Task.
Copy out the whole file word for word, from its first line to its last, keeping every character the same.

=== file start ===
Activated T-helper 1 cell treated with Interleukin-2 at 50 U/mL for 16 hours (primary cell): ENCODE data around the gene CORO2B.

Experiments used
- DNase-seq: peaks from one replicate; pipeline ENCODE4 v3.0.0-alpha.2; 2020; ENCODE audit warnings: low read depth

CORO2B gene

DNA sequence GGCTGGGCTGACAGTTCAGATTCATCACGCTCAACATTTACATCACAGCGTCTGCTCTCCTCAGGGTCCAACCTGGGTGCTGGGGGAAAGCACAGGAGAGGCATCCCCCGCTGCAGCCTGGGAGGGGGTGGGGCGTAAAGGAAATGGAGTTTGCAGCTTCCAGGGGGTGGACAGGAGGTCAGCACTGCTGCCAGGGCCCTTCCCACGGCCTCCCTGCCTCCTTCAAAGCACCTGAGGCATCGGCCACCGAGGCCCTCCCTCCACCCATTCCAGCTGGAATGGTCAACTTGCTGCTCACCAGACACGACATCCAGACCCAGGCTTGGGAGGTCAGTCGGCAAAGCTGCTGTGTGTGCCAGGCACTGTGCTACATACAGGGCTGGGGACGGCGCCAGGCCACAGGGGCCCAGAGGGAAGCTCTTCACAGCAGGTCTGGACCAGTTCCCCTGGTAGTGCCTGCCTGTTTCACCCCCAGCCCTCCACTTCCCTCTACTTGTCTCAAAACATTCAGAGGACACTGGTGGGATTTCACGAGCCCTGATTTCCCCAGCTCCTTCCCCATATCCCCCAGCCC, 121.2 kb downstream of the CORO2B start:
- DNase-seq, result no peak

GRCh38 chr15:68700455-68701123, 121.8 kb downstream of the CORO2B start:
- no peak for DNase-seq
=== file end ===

Activated T-helper 1 cell treated with Interleukin-2 at 50 U/mL for 16 hours (primary cell): ENCODE data around the gene CORO2B.

Experiments used
- DNase-seq: peaks from one replicate; pipeline ENCODE4 v3.0.0-alpha.2; 2020; ENCODE audit warnings: low read depth

CORO2B gene

DNA sequence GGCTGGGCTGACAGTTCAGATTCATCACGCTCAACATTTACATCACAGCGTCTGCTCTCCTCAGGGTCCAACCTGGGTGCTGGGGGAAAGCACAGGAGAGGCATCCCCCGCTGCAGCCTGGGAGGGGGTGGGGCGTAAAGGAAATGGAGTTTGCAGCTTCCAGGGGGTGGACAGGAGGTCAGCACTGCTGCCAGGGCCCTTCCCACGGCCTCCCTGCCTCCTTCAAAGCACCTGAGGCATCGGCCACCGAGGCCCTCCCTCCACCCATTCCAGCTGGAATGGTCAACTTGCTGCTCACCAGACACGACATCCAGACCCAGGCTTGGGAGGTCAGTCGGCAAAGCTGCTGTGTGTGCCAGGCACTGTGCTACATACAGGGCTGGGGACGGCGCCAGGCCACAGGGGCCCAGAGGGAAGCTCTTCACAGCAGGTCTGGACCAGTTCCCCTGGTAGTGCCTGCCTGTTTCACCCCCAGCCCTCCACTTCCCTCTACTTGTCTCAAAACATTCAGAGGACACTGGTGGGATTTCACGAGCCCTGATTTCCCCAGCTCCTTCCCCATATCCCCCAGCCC, 121.2 kb downstream of the CORO2B start:
- DNase-seq, result no peak

GRCh38 chr15:68700455-68701123, 121.8 kb downstream of the CORO2B start:
- no peak for DNase-seq